K. Dziedzic, J. Montusiewicz, J. Jozwik, M. Barszcz

Lublin University of Technology (POLAND)
The rapid development of modern technologies is applicable not only in industry, but also in education. Industry constantly needs employees who have not only theoretical knowledge but, above all, practical skills in applying innovative and modern solutions in practice.
This work concerns teaching technical aspects of 3D design of objects, preparing them for 3D printing and the 3D printing process on the example of orthopedic implants. These issues are carried out in master's studies in the field of Biomedical Engineering. These studies require the interdisciplinary knowledge of both technical and IT as well as medical and biological knowledge. The topics of the course also combine theoretical knowledge acquired during lectures with practical aspects of the use of modern technologies, which are used in medicine, passed on during laboratory classes. One of the subjects realised in the field of Biomedical Engineering is "3D graphics in medicine". In addition to medical imaging (2D and 3D), students also learn about 3D design and assembly of orthopedic elements using a CAD program. An important aspect of this process is the indication and selection of technologies for the production of designed elements. The paper discusses the possibilities of using incremental manufacturing technologies in Biomedical Engineering. The characteristics and problems of teaching the process of 3D design of screws, nails and orthopedic plates are presented using the Inventor parametric environment for design. The educational and practical aspects of the process of selecting the material for printing and the preparation of the printing process are characterised.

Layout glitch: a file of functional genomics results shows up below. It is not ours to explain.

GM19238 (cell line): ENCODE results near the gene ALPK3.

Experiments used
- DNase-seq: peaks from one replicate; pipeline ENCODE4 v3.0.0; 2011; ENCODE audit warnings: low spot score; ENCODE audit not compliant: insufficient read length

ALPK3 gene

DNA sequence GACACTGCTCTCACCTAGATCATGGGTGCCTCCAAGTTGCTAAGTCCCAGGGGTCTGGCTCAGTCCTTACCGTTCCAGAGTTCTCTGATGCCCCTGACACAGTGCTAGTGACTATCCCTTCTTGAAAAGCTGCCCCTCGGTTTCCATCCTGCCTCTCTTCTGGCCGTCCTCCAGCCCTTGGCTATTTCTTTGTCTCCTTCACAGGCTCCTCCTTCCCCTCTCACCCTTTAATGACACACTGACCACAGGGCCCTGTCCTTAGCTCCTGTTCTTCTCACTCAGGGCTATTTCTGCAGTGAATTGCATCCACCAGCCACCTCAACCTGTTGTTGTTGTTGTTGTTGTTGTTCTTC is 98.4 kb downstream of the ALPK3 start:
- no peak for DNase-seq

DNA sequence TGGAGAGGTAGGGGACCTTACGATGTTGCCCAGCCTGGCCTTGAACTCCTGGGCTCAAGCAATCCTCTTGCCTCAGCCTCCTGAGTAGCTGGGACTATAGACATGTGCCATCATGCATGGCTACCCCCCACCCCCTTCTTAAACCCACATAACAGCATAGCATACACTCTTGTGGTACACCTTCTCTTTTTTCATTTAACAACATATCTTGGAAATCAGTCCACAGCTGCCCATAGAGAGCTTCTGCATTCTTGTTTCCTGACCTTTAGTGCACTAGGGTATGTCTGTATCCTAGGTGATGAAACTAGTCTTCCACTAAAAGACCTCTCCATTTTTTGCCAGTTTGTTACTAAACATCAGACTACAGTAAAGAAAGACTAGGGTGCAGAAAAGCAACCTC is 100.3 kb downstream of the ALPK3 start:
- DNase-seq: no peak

The article also compares the technology of the incremental 3D printing process of prepared models using two 3D printing technologies: Fused Filament Fabrication / Fused Deposition Modelling (FFF/FDM) and Selective Laser Melting (SLM), where Ti6Al4V titanium powder was used as the printing material. FFF/FDM printing is supposed to show the possibilities of creating prototype 3D models as didactic aids, while printing in SLM technology presents the actual practical possibilities of making an orthopedic implant. The incremental manufacturing method (3D printing) of the prepared models was carried out using 3D SLM 280HL and MakerBot Replicator (FFF) printers.